But then Jesus clarifies everything for them, and for us. He explains that he has demonstrated servanthood towards them so that they will remember to do the same for one another. Father, may we always be ready to have servant hearts towards one another.

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Tuesday 10 March 2015

John 12:44-50 - See me, see my Father

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Some of the Jewish leaders believe in Yahshua but won't acknowledge him openly because of the Pharisees (verse 42). What a contrast with Yahshua himself here in verse 44! He 'cried out' that those who believe in him also believe in the Father who sent him. The Greek word for 'cried out' is ἔκραξεν (ekraxen), the same word used for a raven's piercing call. It's emphatic, 'Jesus yelled' or 'Jesus screamed' gives a better sense. It's as if he shouted 'Aarrgghh! Whoever believes in me...'

There are two differences between the leaders who believe in him but won't admit it, and Jesus himself. There is the difference between silence and a loud yell, but there are also different implications. Ignoring the Son is bad, but ignoring the Father is worse. Believing in the Father and seeing the Father is essential. In part that is why Yahshua came - to be the light that lets us see the Father as he really is. Jesus came to banish the darkness, the hiddenness of the Father. Yet these Jewish leaders hide what is in their hearts for fear of the Pharisees. If they allowed the inner light to burn and shine they would join him in shouting out the truth!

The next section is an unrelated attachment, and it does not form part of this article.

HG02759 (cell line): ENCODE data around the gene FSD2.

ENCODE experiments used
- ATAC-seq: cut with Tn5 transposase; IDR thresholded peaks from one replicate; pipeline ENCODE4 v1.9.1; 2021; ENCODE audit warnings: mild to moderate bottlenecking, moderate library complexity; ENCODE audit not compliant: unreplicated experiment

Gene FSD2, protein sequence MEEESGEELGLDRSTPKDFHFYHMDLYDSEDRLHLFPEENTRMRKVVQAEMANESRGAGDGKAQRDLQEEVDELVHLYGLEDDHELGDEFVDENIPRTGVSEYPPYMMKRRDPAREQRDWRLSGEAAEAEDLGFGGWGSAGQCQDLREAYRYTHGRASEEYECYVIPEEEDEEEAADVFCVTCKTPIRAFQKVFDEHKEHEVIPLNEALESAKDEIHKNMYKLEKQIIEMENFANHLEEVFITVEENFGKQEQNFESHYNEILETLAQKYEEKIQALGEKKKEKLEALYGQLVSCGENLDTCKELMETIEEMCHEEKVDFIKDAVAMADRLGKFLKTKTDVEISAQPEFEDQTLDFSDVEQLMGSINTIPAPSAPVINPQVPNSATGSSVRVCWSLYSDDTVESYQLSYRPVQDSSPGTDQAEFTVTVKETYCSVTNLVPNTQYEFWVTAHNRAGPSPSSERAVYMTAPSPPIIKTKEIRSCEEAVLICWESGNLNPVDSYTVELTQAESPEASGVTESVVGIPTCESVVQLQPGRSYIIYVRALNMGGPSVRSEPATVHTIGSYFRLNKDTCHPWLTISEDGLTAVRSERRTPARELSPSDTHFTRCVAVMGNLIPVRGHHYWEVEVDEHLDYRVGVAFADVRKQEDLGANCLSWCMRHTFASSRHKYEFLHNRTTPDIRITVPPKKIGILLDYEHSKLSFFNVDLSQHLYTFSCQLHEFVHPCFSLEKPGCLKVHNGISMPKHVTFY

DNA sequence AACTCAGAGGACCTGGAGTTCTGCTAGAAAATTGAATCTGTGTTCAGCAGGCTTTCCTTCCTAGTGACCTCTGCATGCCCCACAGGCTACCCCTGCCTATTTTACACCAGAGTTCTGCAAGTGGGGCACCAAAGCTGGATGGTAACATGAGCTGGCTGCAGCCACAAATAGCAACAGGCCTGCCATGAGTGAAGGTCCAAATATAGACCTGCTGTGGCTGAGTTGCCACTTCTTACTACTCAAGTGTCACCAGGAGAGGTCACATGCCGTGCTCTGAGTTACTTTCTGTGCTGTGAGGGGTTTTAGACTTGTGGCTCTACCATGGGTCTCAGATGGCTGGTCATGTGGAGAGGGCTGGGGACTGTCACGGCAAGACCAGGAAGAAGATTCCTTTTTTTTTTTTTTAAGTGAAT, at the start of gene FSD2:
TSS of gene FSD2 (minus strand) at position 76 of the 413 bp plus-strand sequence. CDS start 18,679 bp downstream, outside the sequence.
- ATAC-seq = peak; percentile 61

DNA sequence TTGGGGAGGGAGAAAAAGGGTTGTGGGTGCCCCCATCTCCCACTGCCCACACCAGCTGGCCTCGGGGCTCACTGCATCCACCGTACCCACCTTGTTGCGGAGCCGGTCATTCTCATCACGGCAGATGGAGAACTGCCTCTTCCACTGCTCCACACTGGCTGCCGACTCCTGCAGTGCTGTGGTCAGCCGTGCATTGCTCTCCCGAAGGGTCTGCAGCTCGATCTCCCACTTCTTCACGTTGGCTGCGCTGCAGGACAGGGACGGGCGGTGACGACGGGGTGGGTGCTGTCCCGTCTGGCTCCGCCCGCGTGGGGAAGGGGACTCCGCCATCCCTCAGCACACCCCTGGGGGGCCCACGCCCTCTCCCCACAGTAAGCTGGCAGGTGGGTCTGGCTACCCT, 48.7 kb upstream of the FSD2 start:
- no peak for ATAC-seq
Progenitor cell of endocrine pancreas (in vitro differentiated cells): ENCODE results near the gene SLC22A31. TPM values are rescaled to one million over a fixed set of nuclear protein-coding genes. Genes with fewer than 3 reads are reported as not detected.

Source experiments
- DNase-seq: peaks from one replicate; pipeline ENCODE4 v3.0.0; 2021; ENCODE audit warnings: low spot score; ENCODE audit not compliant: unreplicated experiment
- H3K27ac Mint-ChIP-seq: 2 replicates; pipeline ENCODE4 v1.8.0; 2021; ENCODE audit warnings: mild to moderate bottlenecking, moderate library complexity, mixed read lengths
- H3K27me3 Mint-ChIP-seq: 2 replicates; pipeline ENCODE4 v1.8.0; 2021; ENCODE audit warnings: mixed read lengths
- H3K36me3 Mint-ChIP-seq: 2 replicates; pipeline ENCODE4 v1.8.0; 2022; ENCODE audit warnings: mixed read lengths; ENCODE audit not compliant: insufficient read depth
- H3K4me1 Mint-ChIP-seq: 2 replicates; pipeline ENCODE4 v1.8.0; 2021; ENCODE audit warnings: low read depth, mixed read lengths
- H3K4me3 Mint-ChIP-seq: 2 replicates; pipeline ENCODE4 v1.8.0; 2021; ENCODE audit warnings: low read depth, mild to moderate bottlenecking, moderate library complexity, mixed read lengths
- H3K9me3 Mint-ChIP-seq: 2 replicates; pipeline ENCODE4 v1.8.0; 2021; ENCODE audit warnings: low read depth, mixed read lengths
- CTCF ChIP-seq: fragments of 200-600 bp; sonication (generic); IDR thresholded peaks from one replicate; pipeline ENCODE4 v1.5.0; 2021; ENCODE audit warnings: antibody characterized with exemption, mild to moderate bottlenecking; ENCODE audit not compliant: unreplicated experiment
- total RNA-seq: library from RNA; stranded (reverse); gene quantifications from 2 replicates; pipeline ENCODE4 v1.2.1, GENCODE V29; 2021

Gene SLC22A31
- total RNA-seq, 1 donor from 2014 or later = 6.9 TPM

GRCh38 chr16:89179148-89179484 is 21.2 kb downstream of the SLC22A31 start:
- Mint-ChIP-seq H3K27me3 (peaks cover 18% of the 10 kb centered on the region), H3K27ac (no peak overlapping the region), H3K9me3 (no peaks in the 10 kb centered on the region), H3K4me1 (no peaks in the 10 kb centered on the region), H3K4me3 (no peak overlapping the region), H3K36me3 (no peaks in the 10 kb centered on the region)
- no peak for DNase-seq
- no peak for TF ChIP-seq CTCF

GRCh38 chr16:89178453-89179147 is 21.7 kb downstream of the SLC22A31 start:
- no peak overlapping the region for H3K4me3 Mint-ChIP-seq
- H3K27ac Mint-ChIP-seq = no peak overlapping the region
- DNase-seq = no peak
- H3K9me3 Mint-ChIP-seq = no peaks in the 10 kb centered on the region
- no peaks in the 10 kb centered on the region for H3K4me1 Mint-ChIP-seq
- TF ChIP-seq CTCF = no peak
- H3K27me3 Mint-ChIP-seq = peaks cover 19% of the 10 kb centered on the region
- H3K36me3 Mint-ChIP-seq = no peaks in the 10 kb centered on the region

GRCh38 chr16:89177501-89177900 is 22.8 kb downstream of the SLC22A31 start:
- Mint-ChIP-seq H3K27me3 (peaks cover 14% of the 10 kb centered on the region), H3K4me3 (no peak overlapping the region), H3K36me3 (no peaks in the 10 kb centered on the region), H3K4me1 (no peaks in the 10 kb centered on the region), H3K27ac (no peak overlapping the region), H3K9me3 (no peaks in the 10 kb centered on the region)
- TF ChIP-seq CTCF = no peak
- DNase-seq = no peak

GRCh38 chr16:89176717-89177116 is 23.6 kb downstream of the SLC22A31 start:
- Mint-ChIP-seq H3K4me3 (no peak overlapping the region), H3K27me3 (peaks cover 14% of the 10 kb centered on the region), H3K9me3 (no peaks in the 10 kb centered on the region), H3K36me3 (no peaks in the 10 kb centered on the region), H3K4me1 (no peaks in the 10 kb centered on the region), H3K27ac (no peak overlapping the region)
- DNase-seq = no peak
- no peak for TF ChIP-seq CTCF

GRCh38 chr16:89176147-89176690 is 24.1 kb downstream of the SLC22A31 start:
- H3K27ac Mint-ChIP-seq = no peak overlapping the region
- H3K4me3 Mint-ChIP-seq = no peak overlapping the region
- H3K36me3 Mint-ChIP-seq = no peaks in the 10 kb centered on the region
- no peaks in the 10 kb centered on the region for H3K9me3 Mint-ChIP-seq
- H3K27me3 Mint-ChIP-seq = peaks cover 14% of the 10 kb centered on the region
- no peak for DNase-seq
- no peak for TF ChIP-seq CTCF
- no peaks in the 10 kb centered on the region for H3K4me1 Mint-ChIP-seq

And although Jesus does not come to judge, the words he has spoken will certainly do so. There will be no escaping these words when the last day comes.

And what about us? Will I, will you, be like those Jewish religious leaders? Will we hide the truth in our hearts, fearful to share it because of what unbelievers might say or do? Or will we, following Jesus, scream out this truth as loudly as our lungs will permit?

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Saturday 28 February 2015

John 12:37-43 - Believe it or not

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Jesus has healed the unhealable, raised the dead, and performed all the miracles that, according to the best Jewish teaching, could only be done by the Messiah. And despite this the authorities still don't believe! Why not?

It's significant that in verse 36, Jesus 'finished speaking, left and hid himself from them'. He is acting out what is in their hearts; he is also fulfilling the words of Isaiah. Verse 39 tells us they could not believe, Jesus has chosen to hide himself from them by blinding them and hardening their hearts. This should sound familiar, it's exactly what Yahweh did to Pharaoh, hardening his heart (Exodus 11:9-10).

In much the same way, the Jewish authorities are not permitted to accept Jesus' teaching. Just as Pharaoh didn't want the Israelites to be free to leave Egypt, so the chief priests and teachers did not want them to follow Jesus into freedom from the Temple worship. They saw this as a dangerous, existential threat to their own power and privilege. And just as Pharaoh would not let the people go until the death of the firstborn and the first passover, so the Jewish powers will not let them go until the death of Jesus (the Firstborn, the Son himself) and the final passover with his followers.